BYTE #1 PURPOSE BYTE #2 Specifies... BYTE #3 Specifies...
Note On Plays a note Pitch (1-128) Velocity (0-127)
Note Off Stops a note Pitch (1-128) Velocity (0)
Controller Various options Controller Type (1-128)  Value (0-127)
Patch Change Changes an instrument Patch (1-128) -
Pitch Bend Adds a pitch scoop Value (0-127) Value (0 - 16,384) *
Key Aftertouch Adds pressure to a note Pitch (1-128) Value (0-127) 
Channel Aftertouch Adds pressure to a channel Value (0-127) -
System Exclusive To transfer system data System code System code

    * Lost yet? Hopefully not. If you are up for even more detail, then I'll go ahead and tell you that MIDI is an eight bit binary language. What's that mean? Every "word" or byte contains eight bits.  Bits are either "0" or "1". All computer languages, in essence, start by this simple system of combining 0's and 1's. If the first bit of a byte is a 0, then it is a command byte. Otherwise, it starts with a 1. So, each byte has seven spaces left for bits. The total combinations of 0's and 1's is 2 to the seventh power, or 127. And THAT is why MIDI has so many options from 1-128. Some bytes, like pitch bends, combine to create more spaces, which increases the possibilities exponentially! Two bytes teaming up can have 14 spaces, or 16,384 possibilities! Many languages combine even more bytes for literally millions of combinations. (Actually, they're technically permutations because the order of the bits DOES matter.)

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What are the advantages of MIDI?

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How can I start using MIDI to compose?
Here is a simple checklist:
1. Does your computer support and play MIDI? Most likely yes.

    2. Find a MIDI sequencer. You do not need a MIDI keyboard to use one. If you have some money to spend, go to a computer or music store to buy a sequencer; they cost anywhere from $40-$300. Or, if you're poor like most musicians, you can download a demo sequencer first for free, but demos have limitations. The sequencers I use and recommend are Voyetra's sequencers and Cakewalk. You can click on either if you're interested in downloading one.

    3. Play with your new sequencer, try to figure it out, read the help files and/or manual, ask friends for help, or ask me, or whomever. In other words, learn as much as you can... and have fun!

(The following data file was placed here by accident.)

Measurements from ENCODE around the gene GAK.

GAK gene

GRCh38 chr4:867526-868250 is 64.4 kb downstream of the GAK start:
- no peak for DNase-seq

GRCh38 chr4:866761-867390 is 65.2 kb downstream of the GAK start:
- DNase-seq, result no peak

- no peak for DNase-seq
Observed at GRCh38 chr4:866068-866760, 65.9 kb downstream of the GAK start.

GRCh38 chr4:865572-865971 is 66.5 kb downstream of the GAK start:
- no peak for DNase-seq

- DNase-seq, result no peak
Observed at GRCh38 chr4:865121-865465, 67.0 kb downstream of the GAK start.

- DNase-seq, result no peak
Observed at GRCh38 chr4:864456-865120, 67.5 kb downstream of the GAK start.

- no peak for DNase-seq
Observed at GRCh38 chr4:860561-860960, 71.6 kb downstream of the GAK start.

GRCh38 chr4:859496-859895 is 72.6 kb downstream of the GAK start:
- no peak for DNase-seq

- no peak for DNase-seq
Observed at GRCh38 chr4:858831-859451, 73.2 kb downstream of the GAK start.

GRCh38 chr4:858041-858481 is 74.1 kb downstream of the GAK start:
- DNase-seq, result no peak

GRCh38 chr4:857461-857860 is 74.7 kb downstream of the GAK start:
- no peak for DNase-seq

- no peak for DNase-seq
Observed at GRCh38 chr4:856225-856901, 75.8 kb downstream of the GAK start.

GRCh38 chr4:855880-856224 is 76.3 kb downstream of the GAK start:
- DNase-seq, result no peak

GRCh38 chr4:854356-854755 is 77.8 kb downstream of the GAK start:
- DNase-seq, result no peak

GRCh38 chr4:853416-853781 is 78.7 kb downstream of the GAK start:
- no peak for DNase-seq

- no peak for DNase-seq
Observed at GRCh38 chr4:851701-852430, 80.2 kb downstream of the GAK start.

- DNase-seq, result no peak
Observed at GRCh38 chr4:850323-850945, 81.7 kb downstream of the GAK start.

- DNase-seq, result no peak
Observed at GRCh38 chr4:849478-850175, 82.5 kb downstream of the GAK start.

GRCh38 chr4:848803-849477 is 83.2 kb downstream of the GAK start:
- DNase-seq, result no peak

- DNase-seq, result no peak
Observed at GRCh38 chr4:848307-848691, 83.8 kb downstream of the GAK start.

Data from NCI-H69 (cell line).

4. Then, if you got a demo, I'm sure the limitations (such as no saving or printing) are bothering you. If you like the program, relent and buy it or ask for it as a gift. If you don't like the sequencer, try another before you rush out and get one.

    5. Does MIDI sound cheesy on your system? Most likely your sound card uses FM Synthesis. I recommend buying a Soundblaster Live for top of the line sound quality. They cost about $100. Check out the card at Creative's Site. Make sure to get a card that uses Wavetable Synthesis as these cards use real instrument samples. Or, I have another solution. If you use Windows and you want better MIDI sound for free, go to the Yamaha XG Synth Site. Here you can download a program that acts like a wavetable soundcard. However, this software synth does expire!

    6. If you're really interested in MIDI composition, I recommend looking into getting a MIDI keyboard. Warning: They are costly. They range from $100-$3000. A really good one will cost at least $600. The reason they are useful is for entering sequences with live feeling. Make sure the keyboard is velocity sensitive. This way, MIDI files that you create will sound more real and less electronic. Entering velocity changes manually is tedious, and inaccurate compared to playing in a piece. I recommend Korg workstation keyboards.

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How do I put a MIDI on my web page as background music?